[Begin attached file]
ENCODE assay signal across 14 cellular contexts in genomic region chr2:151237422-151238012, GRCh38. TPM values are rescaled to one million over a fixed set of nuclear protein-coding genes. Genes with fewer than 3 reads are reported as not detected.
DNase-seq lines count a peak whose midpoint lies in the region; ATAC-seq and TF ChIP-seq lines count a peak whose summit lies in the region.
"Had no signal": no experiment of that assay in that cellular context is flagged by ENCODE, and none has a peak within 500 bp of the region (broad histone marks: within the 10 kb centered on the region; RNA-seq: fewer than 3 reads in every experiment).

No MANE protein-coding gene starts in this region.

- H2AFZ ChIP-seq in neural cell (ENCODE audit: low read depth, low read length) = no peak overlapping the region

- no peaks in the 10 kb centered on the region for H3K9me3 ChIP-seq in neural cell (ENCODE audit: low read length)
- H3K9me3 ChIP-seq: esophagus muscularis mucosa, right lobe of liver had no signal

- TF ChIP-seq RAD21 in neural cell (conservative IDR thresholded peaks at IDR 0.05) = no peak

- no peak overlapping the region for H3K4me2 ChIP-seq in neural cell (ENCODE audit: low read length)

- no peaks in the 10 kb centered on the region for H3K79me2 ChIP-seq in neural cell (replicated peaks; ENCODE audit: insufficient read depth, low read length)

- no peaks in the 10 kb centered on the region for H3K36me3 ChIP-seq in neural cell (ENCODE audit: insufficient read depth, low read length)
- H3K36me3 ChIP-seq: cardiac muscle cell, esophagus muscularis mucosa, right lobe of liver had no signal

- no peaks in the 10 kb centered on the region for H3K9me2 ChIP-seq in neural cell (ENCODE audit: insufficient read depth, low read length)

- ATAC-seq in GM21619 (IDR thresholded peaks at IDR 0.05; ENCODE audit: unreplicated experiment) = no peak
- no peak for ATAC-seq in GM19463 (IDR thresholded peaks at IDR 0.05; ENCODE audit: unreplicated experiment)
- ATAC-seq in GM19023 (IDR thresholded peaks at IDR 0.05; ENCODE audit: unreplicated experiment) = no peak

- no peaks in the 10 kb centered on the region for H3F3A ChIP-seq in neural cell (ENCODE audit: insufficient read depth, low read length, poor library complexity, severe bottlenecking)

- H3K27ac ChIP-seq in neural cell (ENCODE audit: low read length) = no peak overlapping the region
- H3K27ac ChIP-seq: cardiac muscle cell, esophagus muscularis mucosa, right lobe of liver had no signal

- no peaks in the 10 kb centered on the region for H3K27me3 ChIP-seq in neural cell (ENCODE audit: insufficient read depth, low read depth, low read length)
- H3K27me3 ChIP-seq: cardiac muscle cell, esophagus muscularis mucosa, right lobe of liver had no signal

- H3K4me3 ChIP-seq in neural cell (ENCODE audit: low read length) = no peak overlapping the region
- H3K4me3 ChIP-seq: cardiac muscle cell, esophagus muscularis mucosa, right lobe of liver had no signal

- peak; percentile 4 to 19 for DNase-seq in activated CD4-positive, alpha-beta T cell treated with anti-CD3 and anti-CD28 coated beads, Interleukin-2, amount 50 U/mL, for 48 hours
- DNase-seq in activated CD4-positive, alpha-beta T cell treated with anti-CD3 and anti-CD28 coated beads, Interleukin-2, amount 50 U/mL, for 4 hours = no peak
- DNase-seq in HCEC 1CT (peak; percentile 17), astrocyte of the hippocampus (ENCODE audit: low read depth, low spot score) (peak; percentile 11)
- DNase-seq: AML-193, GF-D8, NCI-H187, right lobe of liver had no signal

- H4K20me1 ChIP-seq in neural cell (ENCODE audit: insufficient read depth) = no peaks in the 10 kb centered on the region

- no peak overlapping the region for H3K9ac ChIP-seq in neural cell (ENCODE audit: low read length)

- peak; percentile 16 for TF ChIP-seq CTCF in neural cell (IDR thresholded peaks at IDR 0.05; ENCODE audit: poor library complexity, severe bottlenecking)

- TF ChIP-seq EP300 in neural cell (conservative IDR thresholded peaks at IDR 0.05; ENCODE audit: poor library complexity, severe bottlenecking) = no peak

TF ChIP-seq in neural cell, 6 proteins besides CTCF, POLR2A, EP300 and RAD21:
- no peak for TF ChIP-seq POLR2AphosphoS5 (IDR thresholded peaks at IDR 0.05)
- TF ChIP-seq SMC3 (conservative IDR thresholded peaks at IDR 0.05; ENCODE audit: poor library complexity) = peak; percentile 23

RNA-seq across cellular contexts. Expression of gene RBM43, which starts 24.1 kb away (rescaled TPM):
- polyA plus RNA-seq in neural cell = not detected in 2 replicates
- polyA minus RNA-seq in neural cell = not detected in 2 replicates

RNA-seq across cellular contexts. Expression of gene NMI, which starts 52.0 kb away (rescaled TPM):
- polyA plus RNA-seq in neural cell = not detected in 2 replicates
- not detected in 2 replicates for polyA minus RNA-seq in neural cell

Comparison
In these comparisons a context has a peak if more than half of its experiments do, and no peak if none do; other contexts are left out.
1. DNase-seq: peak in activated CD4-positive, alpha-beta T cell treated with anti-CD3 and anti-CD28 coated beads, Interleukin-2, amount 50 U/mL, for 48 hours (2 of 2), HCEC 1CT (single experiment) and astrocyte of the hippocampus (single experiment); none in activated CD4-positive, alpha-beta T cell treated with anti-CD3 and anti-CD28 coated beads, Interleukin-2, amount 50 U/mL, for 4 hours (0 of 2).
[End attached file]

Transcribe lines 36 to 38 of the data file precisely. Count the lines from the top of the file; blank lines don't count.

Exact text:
- polyA plus RNA-seq in neural cell = not detected in 2 replicates
- polyA minus RNA-seq in neural cell = not detected in 2 replicates

RNA-seq across cellular contexts. Expression of gene NMI, which starts 52.0 kb away (rescaled TPM):